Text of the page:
Strength’s illusion
conceals weakness’ fortitude
Success’ mirage
masks failure’s courage
Hope subverts & meek shine

What can I say? I’ve been empowered by ‘failure’ lately. I love the subversive whispering it does to a church facing a culture shift that is unprecedented. I love the idea that at its very core is a paradox that – in fact – mirrors the Christian experience that seems(ed) … well doomed on a cross over two millennia ago …

I’ve been reading the latest edition of geez magazine and – of course – its focus is on failure. This exploration has many nuances that range from the poetic and theological to a cultural critique, which uses word and imagery to challenge the normal negativity in which it is often dressed. In fact, this geez edition goes so far as to richly demonstrate that failure may actually be best understood as a different story – or narrative – to the messages we hear every day. And – should we make space to hear a different tale that describes our Now – our lives and the lens through which we seem them may be changed forever.

Do not fear failure

Do not fear failure
Credit: Tomasz Stasiuk

So, let’s start with Jesus, death and failure. Let’s face it – then or now – Jesus’ death was really not a big shiny success. In the annals of revolutions and rebellions it is not even mediocre. From a strategic point of view, when your numero uno gets executed by the ‘enemy,’ you’re really not going to chalk that up in the win column … well not according to the status quo of what power, winning and success look like.

Lest I offend – I am not trying to be argumentative or disrespectful. But let’s face it, according to any gauge or metric, Jesus’ death was an epic fail for the movement that was called The Way. There have certainly been those who have experienced violence when confronting power. Whether assassination or murder, the reality is that when you stand in the way of those with power, danger and death are always present realities. And – with Jesus as a model of resistance – it’s not actually a glowing review as what you want the children in your life to do when they ‘grow up.’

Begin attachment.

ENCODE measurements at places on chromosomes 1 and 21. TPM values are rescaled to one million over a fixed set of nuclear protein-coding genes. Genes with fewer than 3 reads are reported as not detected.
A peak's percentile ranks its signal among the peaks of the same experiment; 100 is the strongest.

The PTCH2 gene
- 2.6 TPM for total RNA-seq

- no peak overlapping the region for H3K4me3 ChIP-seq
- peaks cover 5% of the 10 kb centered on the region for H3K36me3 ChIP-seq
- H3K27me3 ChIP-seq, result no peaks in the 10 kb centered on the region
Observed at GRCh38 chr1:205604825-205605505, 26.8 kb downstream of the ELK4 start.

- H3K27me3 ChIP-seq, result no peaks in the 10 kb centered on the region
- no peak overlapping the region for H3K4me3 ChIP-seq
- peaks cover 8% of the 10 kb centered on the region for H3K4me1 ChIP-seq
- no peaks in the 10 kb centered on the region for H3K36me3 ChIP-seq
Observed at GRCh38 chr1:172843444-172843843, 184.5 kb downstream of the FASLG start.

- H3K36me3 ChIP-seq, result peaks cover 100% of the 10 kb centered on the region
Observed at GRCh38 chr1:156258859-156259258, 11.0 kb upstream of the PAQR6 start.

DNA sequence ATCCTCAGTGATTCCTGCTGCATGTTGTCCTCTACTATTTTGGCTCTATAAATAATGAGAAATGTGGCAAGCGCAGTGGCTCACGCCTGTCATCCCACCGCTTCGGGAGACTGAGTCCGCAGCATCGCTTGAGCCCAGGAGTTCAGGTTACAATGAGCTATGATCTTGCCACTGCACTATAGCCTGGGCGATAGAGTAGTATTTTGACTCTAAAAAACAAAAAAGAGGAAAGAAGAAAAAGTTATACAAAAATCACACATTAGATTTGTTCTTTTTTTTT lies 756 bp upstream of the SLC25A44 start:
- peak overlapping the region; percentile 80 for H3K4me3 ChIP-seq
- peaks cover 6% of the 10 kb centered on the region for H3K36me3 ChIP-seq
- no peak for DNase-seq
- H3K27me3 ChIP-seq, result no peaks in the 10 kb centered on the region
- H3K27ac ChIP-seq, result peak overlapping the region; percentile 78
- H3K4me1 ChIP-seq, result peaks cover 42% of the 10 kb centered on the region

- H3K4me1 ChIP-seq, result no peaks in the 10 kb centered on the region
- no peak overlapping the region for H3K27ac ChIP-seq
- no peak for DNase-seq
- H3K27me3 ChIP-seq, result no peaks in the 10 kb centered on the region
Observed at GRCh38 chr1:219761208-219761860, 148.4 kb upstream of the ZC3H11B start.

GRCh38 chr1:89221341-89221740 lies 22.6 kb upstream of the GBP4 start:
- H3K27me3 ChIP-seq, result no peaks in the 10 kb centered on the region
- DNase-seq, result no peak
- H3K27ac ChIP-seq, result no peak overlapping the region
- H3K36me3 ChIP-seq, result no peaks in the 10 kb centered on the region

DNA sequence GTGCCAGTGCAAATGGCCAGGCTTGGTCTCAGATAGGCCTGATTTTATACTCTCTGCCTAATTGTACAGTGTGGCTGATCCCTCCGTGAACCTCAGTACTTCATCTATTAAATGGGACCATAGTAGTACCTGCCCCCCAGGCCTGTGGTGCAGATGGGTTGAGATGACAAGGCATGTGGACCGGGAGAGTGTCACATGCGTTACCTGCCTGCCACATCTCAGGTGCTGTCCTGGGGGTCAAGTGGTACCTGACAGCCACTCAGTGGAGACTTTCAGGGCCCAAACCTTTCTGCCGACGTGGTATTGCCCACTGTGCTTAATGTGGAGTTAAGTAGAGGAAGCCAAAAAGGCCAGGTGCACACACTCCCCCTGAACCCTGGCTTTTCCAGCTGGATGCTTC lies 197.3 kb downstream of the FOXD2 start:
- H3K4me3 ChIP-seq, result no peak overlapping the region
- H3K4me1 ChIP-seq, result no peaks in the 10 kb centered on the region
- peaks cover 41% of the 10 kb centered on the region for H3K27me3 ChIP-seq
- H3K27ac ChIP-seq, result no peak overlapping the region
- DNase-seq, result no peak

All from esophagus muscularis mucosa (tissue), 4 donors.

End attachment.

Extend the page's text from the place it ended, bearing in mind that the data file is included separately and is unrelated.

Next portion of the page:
But that’s the paradox. When Jesus was executed (by a process that continues to be used to instill not only fear, but paralysis in an oppressed people) those who followed experienced something inexplicable. Sisters and Brothers in the faith chose to continue this ministry of compassion of care for one another. Those who were oppressed often confronted the same end of what we call martyrdom. Failure continued with death and yet people continue(d) to choose The Way …


Credit: Willy Stephane Awaho

So my point – if you are still with me and not too triggered – is what does failure have to say to a church confronting foundational change? If the one whom we endeavour and strive to follow failed, what does that mean when we focus on deficit, capital losses and the burden of buildings (in which our ancestors prayed, played and died), which are no longer sustainable?

I will leave you with this – and, no, I am not being argumentative, though I may be hoping we will dig further – go and fail! Try new things, try crazy things, try things that make no sense … but do try. And do not try because you want it the way it was – that’ll never happen. I know that may not feel pastoral, but it’s true, as far as I can tell. We know what we have always done no longer works. So, if we keep trying what we’ve always done then we will just keep getting what we got …

So why try? Well, let’s get back to The Way. Because this calling of ours, in which we struggle, strive and wrestle to live into, changes and transforms lives. In fact, it awakens those who are deadened, revives those who are paralysed and resurrects those who deny their beauty and shine. It’s dangerously awful and holy work. It’s not about success, it’s about transformation. And – this transforming thing – it begins with the blessing of failure …